I’ve also previously shared, I am a 9 on the enneagram – the “Peacemaker.”  That means, when I’m healthy and fully-functioning, I can be flexible, open, agreeable, and comfortable grappling with diverse people, perspectives, opinions and views.  But, when I’m unhealthy, particularly if I’m not dealing with my anger constructively, as a 9, I tend to avoid conflict, become passive (maybe passive aggressive?), indecisive, and will likely withdraw and hide.  At my worst, 9’s tend to become increasingly lethargic, and look for ways to numb their growing discomfort.  If you know me, I hope you’ve experienced more of the healthy side of my nine-ness, than the unhealthy.  But, I’m also realistic.

Sorry.

For those who are curious, I’m a 9 with a 1 (Perfectionist) wing, whether I’m healthy, or not.

The thing I appreciate most about the enneagram is that it reveals both your unhealthy tendencies, AND offers a path to growth, integration, and maturity.   Rather than just revealing who I am, like it or not, the enneagram points me down a road toward potentially becoming my very best me!

This morning, I’ve been spending some time studying what my particular pathway to optimal health might be.  As 9s become healthier, they tend to take on characteristics of healthy 3s, The Performers.  My wife is a healthy 3, so I have a great example to emulate!  Healthy 3s are energetic, healthy and motivated.  Healthy 3s are optimistic and enthusiastic.   They set goals worth pursuing, and do so to completion.  Healthy 3s are dependable, and get a lot of great things accomplished!

There have been seasons of my life when I might have been described more as 3 than a 9.  Though I’ve always had 9 tendencies – especially by avoiding conflict – setting and pursuing goals, and taking on big projects, has been a defining part of much of my life.

But, not always.  Maybe not as much, recently.

As I’ve been reading and reflecting this morning, I’m wondering what new, worth-while goals I need to pursue.  I certainly need to work on my physical health, and have already started – I have a pretty big goal to pursue and attain by the end of 2018!  I have some ministry-related goals I’m working on, and a few more brewing.  There are a few others I’m actively considering, which I may share as they become more clearly defined.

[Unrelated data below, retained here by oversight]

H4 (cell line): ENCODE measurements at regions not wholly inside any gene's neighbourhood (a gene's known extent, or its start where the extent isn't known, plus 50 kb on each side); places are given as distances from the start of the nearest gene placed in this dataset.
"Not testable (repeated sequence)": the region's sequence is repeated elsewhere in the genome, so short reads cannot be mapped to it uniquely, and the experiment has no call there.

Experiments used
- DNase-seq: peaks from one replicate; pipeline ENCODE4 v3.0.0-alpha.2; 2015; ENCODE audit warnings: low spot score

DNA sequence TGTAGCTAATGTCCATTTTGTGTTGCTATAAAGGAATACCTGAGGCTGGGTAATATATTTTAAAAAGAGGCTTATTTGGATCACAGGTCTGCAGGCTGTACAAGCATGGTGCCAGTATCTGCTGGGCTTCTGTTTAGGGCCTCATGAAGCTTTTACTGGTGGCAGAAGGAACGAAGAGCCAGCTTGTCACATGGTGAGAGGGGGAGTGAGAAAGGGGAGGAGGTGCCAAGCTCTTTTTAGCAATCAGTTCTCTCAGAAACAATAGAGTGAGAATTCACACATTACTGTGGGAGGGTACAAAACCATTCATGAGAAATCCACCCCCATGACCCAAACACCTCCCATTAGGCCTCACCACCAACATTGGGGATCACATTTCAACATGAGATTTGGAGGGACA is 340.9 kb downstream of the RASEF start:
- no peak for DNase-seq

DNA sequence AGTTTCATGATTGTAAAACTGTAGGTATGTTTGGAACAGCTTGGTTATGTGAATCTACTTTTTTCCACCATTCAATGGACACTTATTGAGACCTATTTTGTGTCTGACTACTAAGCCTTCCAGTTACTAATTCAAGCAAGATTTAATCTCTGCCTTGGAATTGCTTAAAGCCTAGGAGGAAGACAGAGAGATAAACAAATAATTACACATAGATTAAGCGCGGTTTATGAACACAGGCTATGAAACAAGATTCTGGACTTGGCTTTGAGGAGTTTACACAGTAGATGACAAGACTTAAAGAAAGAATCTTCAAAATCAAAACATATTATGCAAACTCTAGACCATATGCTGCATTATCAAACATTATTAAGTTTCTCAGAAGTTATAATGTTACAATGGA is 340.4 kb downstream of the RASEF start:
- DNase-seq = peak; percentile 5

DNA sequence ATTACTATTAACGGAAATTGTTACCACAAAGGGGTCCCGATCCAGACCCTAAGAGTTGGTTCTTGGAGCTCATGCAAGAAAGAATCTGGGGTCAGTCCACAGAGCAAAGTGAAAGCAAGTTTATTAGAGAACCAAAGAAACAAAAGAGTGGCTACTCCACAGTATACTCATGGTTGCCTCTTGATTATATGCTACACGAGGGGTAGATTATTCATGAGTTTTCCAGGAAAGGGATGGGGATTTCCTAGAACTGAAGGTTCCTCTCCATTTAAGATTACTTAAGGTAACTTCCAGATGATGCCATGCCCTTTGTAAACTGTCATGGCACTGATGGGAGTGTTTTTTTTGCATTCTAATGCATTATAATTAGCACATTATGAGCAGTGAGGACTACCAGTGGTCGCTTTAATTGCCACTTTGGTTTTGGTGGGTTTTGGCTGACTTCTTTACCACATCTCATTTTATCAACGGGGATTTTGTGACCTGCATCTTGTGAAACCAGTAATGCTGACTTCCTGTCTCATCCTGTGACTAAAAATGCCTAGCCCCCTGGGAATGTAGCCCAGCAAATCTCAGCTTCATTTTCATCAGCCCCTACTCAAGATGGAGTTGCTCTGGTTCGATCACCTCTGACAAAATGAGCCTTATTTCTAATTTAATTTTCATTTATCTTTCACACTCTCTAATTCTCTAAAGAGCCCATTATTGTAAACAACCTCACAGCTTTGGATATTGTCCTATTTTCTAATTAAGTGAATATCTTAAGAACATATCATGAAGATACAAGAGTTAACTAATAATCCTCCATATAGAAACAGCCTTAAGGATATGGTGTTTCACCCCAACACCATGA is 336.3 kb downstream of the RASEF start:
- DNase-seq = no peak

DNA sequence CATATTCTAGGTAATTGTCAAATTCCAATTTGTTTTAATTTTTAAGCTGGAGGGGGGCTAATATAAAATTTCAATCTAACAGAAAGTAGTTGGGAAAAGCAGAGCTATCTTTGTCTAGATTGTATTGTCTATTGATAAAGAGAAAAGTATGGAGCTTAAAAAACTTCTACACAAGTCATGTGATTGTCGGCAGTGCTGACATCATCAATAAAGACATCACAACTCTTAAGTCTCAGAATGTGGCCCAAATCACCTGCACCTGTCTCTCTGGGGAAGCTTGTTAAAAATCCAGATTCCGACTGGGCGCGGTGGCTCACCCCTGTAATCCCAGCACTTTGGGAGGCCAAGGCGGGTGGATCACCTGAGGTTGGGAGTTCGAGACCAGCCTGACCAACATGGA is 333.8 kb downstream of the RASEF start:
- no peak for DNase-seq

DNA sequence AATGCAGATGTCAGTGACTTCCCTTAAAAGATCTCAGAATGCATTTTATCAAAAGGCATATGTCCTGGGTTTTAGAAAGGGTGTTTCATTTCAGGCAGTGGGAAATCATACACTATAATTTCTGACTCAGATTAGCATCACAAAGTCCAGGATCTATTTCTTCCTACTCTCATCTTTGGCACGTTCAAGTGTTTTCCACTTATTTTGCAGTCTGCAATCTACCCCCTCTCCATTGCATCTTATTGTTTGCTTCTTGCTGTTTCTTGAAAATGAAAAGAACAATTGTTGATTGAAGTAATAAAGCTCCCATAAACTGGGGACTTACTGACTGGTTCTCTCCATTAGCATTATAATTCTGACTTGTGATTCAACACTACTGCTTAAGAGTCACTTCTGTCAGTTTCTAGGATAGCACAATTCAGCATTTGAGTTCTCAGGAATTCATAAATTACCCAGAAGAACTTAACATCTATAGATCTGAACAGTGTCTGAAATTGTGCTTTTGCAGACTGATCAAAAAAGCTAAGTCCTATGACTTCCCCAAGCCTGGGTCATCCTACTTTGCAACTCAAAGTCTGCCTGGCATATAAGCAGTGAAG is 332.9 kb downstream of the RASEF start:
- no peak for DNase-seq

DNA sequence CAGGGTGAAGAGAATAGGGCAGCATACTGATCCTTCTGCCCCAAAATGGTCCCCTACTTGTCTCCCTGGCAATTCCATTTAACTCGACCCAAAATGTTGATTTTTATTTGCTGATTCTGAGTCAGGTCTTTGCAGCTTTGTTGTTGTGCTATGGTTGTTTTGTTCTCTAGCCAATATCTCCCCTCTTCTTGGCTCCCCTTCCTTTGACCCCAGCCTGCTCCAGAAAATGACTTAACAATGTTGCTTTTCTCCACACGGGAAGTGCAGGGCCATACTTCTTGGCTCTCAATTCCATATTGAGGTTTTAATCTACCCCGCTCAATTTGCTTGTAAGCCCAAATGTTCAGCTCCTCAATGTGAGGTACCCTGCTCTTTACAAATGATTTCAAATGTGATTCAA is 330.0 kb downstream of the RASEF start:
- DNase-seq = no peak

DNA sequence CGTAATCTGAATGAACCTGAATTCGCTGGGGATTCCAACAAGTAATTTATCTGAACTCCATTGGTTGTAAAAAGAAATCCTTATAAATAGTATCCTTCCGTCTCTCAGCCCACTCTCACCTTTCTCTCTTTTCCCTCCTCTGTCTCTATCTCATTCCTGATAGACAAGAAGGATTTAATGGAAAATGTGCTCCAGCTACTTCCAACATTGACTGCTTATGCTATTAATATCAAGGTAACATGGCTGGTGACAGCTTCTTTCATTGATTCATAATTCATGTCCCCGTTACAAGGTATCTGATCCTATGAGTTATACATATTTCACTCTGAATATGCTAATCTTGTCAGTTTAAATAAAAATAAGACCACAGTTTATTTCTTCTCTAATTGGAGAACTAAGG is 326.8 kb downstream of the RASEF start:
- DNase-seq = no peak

But, my point of sharing this is really less about me, my nine-ness, and the ways I personally need to grow, or even the goals I’m going to pursue, and more about the opportunity we all have, at every stage of life, to become better than we currently are.  We each can, and dare I say must, strive to become our best, healthy, whole, mature selves.  After all, isn’t that who God created us to be?

As Ian Cron and Suzanne Stabile write, in The Road Back to You: an Enneagram Journey to Self-Discovery, “We owe it to the God who created us, to ourselves, to the people we love and to all with whom we share this troubled planet to become ‘saints (our true selves).’ How else can we run and complete the errand on which God sent us here?”

Whether you like the enneagram, or not; whether you know your type number, or not; there is a path for all of us to take toward becoming healthier than we are.  It doesn’t have to be the enneagram.  There are plenty of other paths to self-discovery and development.

I’ve shared mine, in part.

What’s yours

Remember your baptism?

Remember your baptism?

Do you remember your baptism?  I do.

July 22, 1984 – around 11:00 pm.

I was at church camp, at Fall Creek Falls, Tennessee.  It was the summer between my junior and senior year of High School, and my last year as a camper.

Earlier in the evening, I accepted Jesus Christ, as my Lord and Savior, and was ready to be baptized.

After a night-time walk through the woods, the entire camp gathered by a mountain stream.  I stepped into the cold water, with a young pastor named Alex.  Alex asked me, “Do you believe Jesus Christ is the only son of God.  Do you accept him as Lord and Savior?”  As I said “Yes!,” Alex pushed me back into the water, baptizing me in the name of the “Father, Son, and Holy Ghost.”

I remember a lot of the details of that night.  The cold water.  My friends, standing by the river.  A hundred, or so, flashlights shining on the water.  More than anything, I remember thinking, “This changes everything.”  

I didn’t make the decision to be baptized lightly.  No one pressured me.  It was entirely my decision.  In fact, I had wrestled with the decision for at least a year.  I wanted to believe.  I wanted to be a Christian.  I wanted to live like a Christian.  I wanted to be baptized.  But, before I could, I had to work through my feelings and thoughts of uncertainty.  When I made the decision, I wanted to be sure.

And, I was.  I can’t say, for certain, how or why I was sure.  But, I was.

I feel fortunate to have such strong memories of my baptism.  But, when I ask, “Do you remember your baptism?” and say, “I do,” I’m not just talking about the event itself.  Whether, or not, we can recall the details of how or when we were baptized, baptism is more than a moment.